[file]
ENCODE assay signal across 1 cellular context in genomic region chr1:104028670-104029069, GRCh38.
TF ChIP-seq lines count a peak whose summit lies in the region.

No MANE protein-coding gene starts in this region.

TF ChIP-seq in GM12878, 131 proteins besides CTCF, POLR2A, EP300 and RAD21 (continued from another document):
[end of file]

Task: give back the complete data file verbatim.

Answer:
ENCODE assay signal across 1 cellular context in genomic region chr1:104028670-104029069, GRCh38.
TF ChIP-seq lines count a peak whose summit lies in the region.

No MANE protein-coding gene starts in this region.

TF ChIP-seq in GM12878, 131 proteins besides CTCF, POLR2A, EP300 and RAD21 (continued from another document):